Imagine this teacher, so young and inexperienced, leading this classroom.

I keep thinking about this.

Why wasn't the administration more present?
Who should the teacher have turned to, when things started to spiral in his classroom?
How alone and abandoned did this new teacher feel?
How many teachers feel this way?
Where is the teacher training?How do we prepare teachers for teaching?
Where is the mentoring? 
Does the teacher understand children's developmental needs?
What are signs of traumatic stress in children?
Where is professional development about how to discipline and child development? 
Where is support from colleagues? 
How do teachers learn from one another? 
What opportunities are there to share information and ideas, especially about challenging children?

I keep thinking about this.

Why aren't these students with a more experienced teacher? 
Where are the more experienced teachers? 

We hear a lot about teaching the "whole child" but I can't imagine this ever working unless it involves the "whole school" - everyone investing in children. No teacher should feel isolated and helpless with a classroom of challenging children. No children deserve to be isolated with a inexperienced teacher.

I keep thinking about this,
thinking about the challenges of teaching.
How hard it is to be in community together - teachers, students, families.
So many different life stories,
so many different perspectives,
so many different needs.

This article brought to mind one of my favorite quotes:
"To reconcile conflicting parties, we must understand the suffering of both sides. If we take sides, reconciliation is impossible. And humans want to take sides. That is why the situation gets worse and worse. People who are still available to both sides need only do one thing: go to one side and tell all about the suffering endured by the other side, and then go to the other side and tell all about the suffering endured by this side. That is our chance for peace." [Buddhist monk Thich Nhat Hahn]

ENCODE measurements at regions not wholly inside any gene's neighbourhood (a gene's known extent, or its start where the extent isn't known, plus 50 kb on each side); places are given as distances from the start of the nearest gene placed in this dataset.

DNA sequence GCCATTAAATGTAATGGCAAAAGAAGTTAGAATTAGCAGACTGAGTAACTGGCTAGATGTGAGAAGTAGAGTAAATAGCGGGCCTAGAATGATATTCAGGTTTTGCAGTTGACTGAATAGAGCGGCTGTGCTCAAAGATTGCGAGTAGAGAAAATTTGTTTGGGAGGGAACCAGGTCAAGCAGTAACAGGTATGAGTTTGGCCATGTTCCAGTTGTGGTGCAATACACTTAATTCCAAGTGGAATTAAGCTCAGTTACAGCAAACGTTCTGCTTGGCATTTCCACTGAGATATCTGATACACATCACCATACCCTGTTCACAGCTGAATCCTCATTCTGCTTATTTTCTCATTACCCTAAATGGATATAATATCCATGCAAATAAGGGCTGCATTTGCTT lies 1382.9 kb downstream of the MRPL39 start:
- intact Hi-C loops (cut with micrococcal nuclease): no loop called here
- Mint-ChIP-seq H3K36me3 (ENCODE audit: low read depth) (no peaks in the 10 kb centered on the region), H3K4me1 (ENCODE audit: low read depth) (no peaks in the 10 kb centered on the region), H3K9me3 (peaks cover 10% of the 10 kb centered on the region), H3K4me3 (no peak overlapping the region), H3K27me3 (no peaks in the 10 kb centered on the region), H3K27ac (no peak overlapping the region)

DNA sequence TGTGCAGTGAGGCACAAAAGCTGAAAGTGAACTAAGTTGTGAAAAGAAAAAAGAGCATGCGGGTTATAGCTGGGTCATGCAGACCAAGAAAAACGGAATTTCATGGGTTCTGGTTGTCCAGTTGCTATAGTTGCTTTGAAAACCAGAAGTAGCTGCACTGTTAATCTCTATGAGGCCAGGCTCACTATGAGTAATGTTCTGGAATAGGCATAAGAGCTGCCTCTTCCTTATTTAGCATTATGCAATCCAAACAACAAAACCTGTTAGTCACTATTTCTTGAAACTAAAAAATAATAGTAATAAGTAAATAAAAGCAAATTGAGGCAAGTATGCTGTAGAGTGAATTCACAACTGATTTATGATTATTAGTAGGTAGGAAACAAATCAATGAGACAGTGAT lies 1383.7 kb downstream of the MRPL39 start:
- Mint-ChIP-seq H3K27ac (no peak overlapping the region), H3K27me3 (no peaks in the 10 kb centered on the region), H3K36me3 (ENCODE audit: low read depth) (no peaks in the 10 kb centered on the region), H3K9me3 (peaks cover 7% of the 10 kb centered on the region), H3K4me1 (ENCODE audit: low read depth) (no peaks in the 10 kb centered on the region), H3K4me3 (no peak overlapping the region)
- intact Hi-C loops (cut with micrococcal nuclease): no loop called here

For me, the extraordinary thing about this story was
the two reconciling parties themselves -
the student, Raynard Ware, and
the former teacher, Josh Kaplowitz.
They seem to be able to suspend their biases, their preconceived notions, their insistence on their own personal truth, and reach out towards one another in peace.
It is an extraordinary thing.

Marc Fisher, through his writing, and
Raynard Ware and Josh Kaplowitz, through their friendship,
show how difficult and beautiful this listening to one another can be.

If we really want to improve education,
all of us,
no matter our role -
student and family, teacher, administrator, or policy maker,
all of us
needs to be available to all sides...to listen and hear one another.
To be in community together.
It is essential.


  1. WOW! Thanks for sharing that. It sounds like both are now able to look at that time in their lives and see the part they played. I think it's great that both have moved forward, and have found each other.

    I agree: the newest people get the toughest assignments because they don't have a voice to speak for themselves. The people who have been around for a while think they have earned a year without problems. I wish more people thought the opposite, that their experience will help the children so that group of kids won't be someone's "bad year" forever. I have awesome literacy coaches this year, and I wish more people had access to this sort of peer support. I know it would have made such a difference for me in the first 5 years!

  2. I experienced a similar first year. In fact, I left teaching for a year to soul search...it wasn't what I signed up for and yet, I made it back. I vowed that I would always support teachers (new or struggling to the greatest extent possible...

  3. Turth: "all of us
    needs to be available to all sides...to listen and hear one another.
    To be in community together."

    That is some story. I'm going to have to read it myself, Maureen.

  4. That's a crazy story.

    I appreciate how you told the story here, bit by bit, and then inserted all your wonderings. This might be a cool exercise for kids to try, too.

  5. It's interesting that when I write about the different approaches my school takes, many say they 'wish' it could be that way. One sentence you wrote caught me: "We hear a lot about teaching the "whole child" but I can't imagine this ever working unless it involves the "whole school". The way many things work is because "all" people are involving themselves toward success to the child. It isn't "this teacher's" children, they are all of our children. It saddens me how isolated teachers are, & those younger ones are often given the most challenging children. I love the quote you shared by Thich Nhat Hahn. We must listen to everyone. Thanks for telling about this, Maureen.

  6. It is extraordinary. Thank you for sharing this story. Thank you for sharing your reflections.